Conference of Speakers of State Legislatures in Nigeria has insisted on the restructuring of Nigeria and community policing in the on-going amendment to the 1999 Constitution.
Chairman of the Conference and Speaker, Bauchi State House of Assembly, Abubakar Suleiman, stated this in Abuja on Friday.
He was addressing at a retreat of the Joint Senate and House of Representatives Ad-hoc Committees on the Review of the 1999 Constitution with Speakers of States Assemblies.
Suleiman said that with the challenges of insecurity, it was important for the legislature to address many agitating issues such as restructuring, devolution of powers, community and state police.
“We are confronted with certain challenges in the country that border on insecurity, economy, devolution of powers and weak institutions.”
“The Conference of Speakers subscribes to the call that the review of Constitution is one of the legislative actions at our disposal that could be explored to address these challenges.”
“We call on the National and States Houses of Assembly to seize this opportunity of another amendment to address agitating issues such as restructuring, devolution of powers, community and state police,” he said.
While appreciating the inclusiveness in the exercise, the chairman called on the National Assembly to endeavour to carry along other major stakeholders like the Presidency and governors in the exercise.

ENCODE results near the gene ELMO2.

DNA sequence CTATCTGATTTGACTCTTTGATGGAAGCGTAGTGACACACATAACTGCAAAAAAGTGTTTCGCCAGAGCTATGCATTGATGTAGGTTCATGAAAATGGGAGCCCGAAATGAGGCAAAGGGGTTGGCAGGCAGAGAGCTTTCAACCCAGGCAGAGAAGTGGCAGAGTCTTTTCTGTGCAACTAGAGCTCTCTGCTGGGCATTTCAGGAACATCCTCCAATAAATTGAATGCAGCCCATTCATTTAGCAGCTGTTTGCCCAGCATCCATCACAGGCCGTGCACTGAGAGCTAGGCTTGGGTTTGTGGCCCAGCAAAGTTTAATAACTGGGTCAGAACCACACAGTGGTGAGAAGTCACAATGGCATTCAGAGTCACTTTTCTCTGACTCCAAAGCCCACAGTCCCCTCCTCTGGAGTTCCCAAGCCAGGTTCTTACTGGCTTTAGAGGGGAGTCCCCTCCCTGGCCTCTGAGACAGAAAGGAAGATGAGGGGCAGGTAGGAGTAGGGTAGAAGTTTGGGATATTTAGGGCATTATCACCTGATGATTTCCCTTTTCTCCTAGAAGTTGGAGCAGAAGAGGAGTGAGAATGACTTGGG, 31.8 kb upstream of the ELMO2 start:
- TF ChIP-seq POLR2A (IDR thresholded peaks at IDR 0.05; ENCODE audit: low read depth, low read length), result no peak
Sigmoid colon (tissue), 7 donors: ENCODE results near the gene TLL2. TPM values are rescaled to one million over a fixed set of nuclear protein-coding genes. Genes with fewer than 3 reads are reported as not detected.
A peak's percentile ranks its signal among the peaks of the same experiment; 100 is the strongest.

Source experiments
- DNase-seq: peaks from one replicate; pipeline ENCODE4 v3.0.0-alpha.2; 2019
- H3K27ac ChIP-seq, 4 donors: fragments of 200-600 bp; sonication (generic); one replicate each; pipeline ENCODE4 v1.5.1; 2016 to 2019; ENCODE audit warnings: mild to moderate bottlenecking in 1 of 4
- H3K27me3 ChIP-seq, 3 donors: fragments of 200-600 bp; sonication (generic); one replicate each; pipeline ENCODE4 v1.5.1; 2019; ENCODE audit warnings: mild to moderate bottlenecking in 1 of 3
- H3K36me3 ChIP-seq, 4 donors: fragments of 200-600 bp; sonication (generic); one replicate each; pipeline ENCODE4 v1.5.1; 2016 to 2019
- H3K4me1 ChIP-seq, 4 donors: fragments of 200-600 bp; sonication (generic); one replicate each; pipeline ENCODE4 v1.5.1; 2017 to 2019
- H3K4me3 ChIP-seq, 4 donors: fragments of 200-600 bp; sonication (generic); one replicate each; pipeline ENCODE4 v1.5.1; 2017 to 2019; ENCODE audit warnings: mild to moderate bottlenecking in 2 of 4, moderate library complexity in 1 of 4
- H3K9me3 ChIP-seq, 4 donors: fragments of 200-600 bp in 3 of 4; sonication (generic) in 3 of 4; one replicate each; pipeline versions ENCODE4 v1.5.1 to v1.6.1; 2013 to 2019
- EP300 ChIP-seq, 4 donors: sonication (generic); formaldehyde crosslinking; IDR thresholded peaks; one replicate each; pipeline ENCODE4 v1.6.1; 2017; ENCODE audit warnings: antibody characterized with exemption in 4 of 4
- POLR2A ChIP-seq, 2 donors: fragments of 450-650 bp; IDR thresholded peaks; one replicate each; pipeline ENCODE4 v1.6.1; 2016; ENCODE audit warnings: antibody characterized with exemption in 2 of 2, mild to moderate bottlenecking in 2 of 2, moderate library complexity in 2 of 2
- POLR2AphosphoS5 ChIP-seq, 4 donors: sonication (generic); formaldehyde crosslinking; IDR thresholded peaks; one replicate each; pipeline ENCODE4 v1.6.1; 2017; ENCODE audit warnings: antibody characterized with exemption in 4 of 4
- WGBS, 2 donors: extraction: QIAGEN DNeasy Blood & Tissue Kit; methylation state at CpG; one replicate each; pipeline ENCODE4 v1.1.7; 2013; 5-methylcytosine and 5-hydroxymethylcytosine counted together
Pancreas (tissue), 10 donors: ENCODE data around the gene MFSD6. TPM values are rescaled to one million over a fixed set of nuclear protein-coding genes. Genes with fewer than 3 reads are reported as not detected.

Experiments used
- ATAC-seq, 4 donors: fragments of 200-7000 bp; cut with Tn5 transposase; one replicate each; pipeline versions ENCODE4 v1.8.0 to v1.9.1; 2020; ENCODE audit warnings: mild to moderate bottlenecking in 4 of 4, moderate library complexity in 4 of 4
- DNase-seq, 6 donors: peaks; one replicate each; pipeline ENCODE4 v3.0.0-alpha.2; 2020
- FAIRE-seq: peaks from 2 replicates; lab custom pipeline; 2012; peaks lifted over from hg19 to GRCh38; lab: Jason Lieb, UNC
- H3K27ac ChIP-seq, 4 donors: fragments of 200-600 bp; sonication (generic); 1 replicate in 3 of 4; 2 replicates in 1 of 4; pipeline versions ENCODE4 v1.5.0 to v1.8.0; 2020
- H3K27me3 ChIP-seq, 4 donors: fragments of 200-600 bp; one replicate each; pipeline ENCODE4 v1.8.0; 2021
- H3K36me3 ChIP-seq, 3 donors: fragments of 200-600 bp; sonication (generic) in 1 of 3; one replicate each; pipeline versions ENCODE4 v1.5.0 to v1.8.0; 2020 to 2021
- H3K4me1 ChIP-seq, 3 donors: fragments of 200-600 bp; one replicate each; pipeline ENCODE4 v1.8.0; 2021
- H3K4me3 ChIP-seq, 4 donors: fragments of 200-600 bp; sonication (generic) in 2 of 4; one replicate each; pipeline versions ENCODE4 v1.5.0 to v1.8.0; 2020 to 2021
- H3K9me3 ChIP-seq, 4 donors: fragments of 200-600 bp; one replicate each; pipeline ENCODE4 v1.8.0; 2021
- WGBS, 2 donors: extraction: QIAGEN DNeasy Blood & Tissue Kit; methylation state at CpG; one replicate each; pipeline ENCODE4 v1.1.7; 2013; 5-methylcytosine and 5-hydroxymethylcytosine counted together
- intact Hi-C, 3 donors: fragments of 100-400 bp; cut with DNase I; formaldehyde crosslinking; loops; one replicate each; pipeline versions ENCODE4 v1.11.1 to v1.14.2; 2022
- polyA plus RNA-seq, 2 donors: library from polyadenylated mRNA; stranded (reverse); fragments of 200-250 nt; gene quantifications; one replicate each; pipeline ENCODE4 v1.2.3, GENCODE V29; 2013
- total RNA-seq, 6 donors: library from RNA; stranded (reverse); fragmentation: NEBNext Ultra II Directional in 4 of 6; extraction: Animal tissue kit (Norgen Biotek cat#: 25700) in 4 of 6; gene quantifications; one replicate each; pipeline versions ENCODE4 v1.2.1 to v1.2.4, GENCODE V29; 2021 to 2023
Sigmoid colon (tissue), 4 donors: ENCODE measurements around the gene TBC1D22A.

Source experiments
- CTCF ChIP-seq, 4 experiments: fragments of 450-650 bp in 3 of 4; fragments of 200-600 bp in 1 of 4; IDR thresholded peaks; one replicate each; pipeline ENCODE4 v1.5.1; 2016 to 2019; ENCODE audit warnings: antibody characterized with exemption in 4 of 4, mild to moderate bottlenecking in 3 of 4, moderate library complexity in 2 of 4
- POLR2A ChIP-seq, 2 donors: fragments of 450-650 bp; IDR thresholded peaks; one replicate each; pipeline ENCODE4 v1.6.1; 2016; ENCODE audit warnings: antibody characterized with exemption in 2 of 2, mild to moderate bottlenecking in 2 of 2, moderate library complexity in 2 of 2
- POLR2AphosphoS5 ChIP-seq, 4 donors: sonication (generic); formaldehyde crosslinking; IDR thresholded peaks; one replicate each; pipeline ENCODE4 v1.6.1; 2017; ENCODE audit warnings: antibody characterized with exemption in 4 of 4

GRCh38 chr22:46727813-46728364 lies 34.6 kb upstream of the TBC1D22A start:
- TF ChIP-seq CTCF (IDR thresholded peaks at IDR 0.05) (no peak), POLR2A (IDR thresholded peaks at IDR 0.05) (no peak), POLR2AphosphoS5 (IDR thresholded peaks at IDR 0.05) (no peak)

“We are particular about the executive arm at both tiers of government because of previous experience and reluctance or selective considerations for presidential assent and challenges of implementation at the state level,” Suleiman added.
In his remarks, Deputy Senate President, Ovie Omo-Agege, said the retreat provided an auspicious opportunity to interface with state legislatures as distinct and critical partners in Constitutional amendment.
“Surely, and without a doubt, the success of this process largely depends on your support and partnership.”
“Going forward, after passage of the proposals by the National Assembly in a fortnight, you will be the pillar on which this work will be anchored,” he said.
Omo-Agege explained that the proposed amendments set out institutional and legal reforms, which together with sufficient political will, would help to strengthen institutions of governance and provide for accountability and transparency.
On his part, Deputy Speaker, House of Representatives, Ahmed Wase, said “during the first batch of the review, the Committee in the House of Representatives considered 62 bills out of which 26 bills were recommended for harmonisation with the Senate.
“Of the 62 bills, eight bills were rejected, 25 bills were retained with modifications and the consideration of three bills was deferred.”
“One thing we are sure of is that no one has been left behind.”
“We have aggregated all manners of proposals, sorted them out to meet Constitutional guidelines and criteria and have ultimately harmonised positions on several critical issues,” he stressed.